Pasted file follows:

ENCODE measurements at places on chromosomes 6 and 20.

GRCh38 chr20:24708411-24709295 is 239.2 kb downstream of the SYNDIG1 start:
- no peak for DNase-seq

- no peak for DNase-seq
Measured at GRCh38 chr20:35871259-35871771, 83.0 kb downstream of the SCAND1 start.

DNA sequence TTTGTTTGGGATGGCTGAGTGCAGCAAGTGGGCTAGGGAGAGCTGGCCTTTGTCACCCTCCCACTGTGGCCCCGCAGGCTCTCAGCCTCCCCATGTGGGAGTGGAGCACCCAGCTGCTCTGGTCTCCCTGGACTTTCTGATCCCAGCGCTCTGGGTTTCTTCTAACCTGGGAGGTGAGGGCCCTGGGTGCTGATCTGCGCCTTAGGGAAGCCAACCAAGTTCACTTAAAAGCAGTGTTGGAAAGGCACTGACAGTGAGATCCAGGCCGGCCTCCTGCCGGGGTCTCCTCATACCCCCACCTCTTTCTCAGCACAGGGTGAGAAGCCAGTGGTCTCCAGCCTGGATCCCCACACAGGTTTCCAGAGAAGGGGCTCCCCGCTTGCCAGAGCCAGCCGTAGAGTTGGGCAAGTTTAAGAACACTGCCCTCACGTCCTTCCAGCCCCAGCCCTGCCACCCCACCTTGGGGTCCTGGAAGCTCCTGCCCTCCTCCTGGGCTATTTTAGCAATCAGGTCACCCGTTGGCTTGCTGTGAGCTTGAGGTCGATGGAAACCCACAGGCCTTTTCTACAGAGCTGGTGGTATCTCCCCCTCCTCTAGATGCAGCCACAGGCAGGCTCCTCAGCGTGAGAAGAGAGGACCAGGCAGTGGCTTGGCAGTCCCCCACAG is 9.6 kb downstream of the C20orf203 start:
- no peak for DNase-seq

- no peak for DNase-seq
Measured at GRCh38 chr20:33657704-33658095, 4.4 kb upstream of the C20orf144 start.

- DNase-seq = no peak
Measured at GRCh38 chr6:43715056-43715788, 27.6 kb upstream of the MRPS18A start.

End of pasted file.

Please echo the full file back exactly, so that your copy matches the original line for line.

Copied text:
ENCODE measurements at places on chromosomes 6 and 20.

GRCh38 chr20:24708411-24709295 is 239.2 kb downstream of the SYNDIG1 start:
- no peak for DNase-seq

- no peak for DNase-seq
Measured at GRCh38 chr20:35871259-35871771, 83.0 kb downstream of the SCAND1 start.

DNA sequence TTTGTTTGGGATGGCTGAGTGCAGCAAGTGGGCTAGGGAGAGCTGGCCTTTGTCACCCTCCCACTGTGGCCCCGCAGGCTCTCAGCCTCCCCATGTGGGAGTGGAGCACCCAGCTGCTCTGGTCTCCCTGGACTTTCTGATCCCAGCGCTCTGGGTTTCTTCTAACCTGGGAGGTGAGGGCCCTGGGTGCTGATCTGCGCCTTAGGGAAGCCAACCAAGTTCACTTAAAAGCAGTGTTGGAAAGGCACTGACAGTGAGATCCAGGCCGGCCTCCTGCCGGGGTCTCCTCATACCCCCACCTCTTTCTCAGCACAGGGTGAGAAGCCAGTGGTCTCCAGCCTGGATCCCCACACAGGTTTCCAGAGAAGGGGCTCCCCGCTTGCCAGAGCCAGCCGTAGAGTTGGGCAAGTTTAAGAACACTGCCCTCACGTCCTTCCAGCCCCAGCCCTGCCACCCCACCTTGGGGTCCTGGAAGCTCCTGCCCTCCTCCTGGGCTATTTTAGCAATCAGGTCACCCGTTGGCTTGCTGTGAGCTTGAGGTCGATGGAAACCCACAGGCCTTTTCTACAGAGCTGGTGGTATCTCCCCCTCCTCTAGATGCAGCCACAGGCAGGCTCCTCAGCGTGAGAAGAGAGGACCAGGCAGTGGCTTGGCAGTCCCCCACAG is 9.6 kb downstream of the C20orf203 start:
- no peak for DNase-seq

- no peak for DNase-seq
Measured at GRCh38 chr20:33657704-33658095, 4.4 kb upstream of the C20orf144 start.

- DNase-seq = no peak
Measured at GRCh38 chr6:43715056-43715788, 27.6 kb upstream of the MRPS18A start.